A total of 20 Town of Hempstead residents, 3 Town of Oyster Bay residents, and 2 Town of North Hempstead residents are confirmed to have the virus, she said.

Curran said 153 county residents have been placed in mandatory quarantine, 79 have been placed in precautionary quarantine, and there are 10 tests pending.

Town of Hempstead Supervisor Don Clavin, who has remained quiet since the first case was announced last Thursday, held a news conference on Wednesday and addressed the concerns surrounding the virus.

“I want to assure our residents that we are taking simple and effective measures to prevent the spreading of this disease,” Clavin said. “We’ve had regularly scheduled meetings to discuss the coronavirus and want residents to be reassured that necessary precautions are in place.”

Clavin said officials have spent the past few days cleaning the 14 senior citizen centers that reside in the town and busses used by senior citizens.

Additionally, Clavin said, there will be two virtual meetings where town Medical Doctor Dave Neubert will communicate to residents via Facebook and address any questions presented about the virus and how residents can stay healthy.

Clavin said the first meeting will take place on Sunday, March 15, at noon  and the second meeting will occur on Friday, March 20 at 2 p.m.

Northwell Health announced that the state had authorized its laboratories to begin semiautomatic testing for the virus.

March 10, 2020: Gov. Andrew Cuomo announced on Tuesday that the number of confirmed coronavirus cases in Nassau County has increased to 19.

Nassau County Executive Laura Curran announced that two school bus drivers have been confirmed to be carrying the virus.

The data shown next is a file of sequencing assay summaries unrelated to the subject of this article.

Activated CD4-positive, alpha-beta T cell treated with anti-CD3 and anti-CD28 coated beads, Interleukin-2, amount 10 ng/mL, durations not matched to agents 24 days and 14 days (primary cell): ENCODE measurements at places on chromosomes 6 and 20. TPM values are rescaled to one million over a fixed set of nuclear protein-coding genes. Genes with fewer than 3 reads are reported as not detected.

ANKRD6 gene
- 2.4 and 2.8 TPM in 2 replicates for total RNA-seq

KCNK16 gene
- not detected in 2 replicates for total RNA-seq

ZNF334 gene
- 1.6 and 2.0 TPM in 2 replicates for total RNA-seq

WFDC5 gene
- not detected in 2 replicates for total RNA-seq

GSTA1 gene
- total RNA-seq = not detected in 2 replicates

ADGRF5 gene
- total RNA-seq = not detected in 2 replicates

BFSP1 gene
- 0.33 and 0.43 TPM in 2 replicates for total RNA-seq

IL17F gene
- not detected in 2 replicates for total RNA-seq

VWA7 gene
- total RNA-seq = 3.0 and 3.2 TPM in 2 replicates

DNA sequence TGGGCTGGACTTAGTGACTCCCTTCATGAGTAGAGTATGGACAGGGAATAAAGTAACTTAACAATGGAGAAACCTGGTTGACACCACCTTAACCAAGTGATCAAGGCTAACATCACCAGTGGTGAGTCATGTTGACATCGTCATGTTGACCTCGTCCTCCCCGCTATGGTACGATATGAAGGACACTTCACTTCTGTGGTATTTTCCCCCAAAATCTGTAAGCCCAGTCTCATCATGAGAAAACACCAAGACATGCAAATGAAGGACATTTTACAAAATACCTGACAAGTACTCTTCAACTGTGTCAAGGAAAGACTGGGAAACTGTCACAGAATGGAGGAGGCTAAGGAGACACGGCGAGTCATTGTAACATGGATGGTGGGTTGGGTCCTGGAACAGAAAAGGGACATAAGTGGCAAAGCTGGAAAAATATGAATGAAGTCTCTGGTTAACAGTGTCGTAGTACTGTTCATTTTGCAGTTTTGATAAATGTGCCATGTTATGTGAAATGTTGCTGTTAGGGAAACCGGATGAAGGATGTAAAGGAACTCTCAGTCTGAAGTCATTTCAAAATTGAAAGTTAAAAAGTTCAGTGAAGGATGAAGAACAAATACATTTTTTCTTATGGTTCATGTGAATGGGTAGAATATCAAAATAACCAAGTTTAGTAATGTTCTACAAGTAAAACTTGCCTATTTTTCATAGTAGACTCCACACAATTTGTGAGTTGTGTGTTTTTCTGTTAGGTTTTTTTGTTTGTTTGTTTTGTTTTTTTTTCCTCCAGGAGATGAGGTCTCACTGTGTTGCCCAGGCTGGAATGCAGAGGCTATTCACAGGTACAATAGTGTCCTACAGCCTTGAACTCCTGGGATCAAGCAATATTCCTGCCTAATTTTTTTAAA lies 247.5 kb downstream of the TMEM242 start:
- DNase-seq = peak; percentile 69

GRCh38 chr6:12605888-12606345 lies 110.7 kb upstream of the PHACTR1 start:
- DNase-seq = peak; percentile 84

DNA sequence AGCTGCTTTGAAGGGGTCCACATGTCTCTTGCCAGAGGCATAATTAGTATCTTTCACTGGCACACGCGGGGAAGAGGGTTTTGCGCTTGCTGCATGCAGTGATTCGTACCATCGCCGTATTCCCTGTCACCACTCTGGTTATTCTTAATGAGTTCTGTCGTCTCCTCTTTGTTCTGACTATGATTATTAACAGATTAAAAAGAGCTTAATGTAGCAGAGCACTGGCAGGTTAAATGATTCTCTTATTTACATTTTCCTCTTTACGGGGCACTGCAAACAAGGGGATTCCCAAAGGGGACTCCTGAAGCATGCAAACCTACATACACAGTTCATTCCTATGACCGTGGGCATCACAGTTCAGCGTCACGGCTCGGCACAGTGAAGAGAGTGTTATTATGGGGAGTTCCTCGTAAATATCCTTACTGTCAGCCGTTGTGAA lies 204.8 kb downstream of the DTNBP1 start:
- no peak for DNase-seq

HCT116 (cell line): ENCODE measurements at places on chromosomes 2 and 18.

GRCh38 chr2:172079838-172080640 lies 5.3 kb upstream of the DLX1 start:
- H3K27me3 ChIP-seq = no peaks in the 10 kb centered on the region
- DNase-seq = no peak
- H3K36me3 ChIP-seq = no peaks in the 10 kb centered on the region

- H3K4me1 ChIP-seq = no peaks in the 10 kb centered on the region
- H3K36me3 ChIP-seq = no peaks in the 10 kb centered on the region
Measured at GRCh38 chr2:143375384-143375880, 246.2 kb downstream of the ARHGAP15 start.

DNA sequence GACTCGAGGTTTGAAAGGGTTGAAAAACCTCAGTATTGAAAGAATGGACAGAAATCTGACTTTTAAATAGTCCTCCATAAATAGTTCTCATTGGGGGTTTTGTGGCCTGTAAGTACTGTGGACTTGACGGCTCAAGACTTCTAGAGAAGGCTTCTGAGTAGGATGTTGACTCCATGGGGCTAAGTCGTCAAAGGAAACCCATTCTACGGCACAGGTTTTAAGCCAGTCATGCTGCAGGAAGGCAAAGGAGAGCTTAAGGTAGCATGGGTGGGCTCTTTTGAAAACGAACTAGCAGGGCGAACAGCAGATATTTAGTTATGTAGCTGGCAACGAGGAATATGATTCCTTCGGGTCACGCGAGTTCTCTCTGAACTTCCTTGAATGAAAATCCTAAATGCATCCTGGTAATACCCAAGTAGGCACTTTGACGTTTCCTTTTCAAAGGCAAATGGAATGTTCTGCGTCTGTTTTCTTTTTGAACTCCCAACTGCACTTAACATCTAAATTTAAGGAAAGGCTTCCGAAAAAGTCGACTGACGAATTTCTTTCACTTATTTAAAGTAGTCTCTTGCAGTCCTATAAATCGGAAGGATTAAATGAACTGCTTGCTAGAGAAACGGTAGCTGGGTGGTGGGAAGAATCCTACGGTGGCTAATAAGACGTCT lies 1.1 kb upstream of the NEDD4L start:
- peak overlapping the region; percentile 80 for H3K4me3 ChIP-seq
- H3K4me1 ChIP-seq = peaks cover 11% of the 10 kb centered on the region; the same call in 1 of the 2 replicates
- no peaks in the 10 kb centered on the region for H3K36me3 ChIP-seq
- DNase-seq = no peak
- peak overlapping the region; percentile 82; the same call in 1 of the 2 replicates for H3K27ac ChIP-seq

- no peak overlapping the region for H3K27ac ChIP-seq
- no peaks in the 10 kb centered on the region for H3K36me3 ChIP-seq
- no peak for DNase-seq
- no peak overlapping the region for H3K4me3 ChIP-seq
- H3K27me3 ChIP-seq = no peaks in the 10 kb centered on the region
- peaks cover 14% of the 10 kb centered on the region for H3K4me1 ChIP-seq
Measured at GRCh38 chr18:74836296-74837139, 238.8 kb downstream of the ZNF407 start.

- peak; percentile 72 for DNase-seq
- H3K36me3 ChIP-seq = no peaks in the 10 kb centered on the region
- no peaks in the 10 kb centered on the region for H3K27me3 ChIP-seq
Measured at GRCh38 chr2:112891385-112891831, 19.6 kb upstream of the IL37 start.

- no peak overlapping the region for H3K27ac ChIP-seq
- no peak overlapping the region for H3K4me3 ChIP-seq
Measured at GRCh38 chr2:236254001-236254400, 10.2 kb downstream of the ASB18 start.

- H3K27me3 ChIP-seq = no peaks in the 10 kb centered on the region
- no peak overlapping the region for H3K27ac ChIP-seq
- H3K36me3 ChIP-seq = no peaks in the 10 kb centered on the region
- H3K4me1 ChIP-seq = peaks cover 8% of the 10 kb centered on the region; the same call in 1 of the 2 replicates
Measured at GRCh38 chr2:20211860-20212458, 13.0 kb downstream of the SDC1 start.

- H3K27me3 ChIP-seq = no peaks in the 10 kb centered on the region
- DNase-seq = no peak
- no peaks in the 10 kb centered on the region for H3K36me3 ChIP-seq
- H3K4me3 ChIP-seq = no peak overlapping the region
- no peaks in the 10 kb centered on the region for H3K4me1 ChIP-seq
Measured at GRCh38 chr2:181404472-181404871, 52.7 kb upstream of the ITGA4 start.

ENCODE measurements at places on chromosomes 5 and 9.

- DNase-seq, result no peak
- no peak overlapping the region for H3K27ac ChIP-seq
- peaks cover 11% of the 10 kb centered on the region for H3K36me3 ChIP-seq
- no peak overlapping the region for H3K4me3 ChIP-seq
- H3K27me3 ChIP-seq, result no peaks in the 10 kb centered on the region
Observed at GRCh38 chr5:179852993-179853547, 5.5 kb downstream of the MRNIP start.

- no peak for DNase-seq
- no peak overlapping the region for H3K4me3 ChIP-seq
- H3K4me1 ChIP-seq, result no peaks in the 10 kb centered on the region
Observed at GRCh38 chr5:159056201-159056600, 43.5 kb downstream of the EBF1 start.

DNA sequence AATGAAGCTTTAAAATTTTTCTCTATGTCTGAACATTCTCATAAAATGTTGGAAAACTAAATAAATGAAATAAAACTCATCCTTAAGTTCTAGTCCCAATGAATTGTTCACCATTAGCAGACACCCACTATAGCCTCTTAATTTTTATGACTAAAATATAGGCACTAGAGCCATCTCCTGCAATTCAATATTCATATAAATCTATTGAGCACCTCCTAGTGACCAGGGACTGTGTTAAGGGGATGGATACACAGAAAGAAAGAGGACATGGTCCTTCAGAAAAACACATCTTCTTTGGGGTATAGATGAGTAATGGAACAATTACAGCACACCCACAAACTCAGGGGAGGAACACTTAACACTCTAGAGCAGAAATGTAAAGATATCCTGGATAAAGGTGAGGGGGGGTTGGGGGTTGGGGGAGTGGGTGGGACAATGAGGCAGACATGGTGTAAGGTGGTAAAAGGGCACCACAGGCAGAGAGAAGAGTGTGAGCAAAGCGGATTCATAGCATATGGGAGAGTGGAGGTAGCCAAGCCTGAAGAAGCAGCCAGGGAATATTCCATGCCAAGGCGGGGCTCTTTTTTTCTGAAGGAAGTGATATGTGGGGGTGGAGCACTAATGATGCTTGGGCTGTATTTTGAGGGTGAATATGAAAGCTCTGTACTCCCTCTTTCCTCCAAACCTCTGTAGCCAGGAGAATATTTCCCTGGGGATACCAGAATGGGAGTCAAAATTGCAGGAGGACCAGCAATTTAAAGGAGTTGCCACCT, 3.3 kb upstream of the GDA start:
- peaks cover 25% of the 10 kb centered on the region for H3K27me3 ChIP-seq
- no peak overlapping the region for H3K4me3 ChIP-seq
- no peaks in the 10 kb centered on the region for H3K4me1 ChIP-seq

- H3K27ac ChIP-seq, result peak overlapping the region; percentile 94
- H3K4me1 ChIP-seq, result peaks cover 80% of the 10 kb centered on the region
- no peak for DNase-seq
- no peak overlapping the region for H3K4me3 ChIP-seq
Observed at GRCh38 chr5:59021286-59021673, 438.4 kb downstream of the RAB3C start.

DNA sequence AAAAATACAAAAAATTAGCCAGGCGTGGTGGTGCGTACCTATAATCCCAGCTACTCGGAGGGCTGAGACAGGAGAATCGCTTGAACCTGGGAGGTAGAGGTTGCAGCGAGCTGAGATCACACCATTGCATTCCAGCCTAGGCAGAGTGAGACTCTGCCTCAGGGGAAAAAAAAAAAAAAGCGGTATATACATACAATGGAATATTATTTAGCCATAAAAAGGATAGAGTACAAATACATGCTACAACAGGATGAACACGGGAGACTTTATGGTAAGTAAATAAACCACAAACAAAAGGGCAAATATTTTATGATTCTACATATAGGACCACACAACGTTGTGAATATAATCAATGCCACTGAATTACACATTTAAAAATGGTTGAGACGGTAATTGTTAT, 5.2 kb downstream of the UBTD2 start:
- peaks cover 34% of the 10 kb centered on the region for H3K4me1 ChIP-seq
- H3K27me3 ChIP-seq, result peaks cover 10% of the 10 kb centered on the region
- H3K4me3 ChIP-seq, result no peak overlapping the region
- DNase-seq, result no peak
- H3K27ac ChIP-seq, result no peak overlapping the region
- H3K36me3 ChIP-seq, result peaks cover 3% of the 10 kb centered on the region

Curran said the two bus drivers have public school pickup and dropoff routes ranging from Locust Valley, Glen Cove, and Oyster Bay.

Northwell Health Senior Vice President and Chief Public Relations Officer Terrence Lynam said in a phone interview that the system won’t expect approval for semi-automatic testing “for this week.”

“For now, we are at very limiting testing capacity,” Lynam said. “We’re limiting testing to the severely ill, those who have had direct contact with confirmed or suspected patients, the elderly, those with immune diseases and pulmonary diseases, et cetera.”

When the Food and Drug Administration authorizes the use of semi-automatic testing, which greatly increases Northwell’s capabilities, the criteria will be loosened, Lynam said.

Among the system’s proposed plans in the next few months is the implementation of a mobile hospital that can be placed outside of emergency rooms to keep those suspected of carrying the virus.

Lynam also said that corporate employees at the Northwell offices in New Hyde Park were being given the option to work remotely.

Northwell’s hospitals would also limit those with respiratory conditions, those under 18, and those who had contact with suspected or confirmed patients from visitors’ hours.

Only two visitors will be allowed per time, Lynam said.

Efforts to reach NYU-Langone Health System and the Catholic Health Services of Long Island were unavailing.

Additionally, Roslyn School District Superintendent Allison Brown announced that individuals in one household within the school district’s community are under mandatory quarantine.

Brown said the individuals were in contact with someone who has already tested positive for the virus.  The individuals are asymptomatic, Brown said, and are being quarantined as a precautionary measure.

According to Brown, the Nassau County Department of Health did not require or recommend the closure of Roslyn schools.

“We will continue to collaborate and communicate with the Department of Health regarding this situation and we will adhere to guidance issued by the New York State Education Department and local, state and federal health authorities,” Brown said in a news release.

City University of New York colleges will not be shut down, per school officials.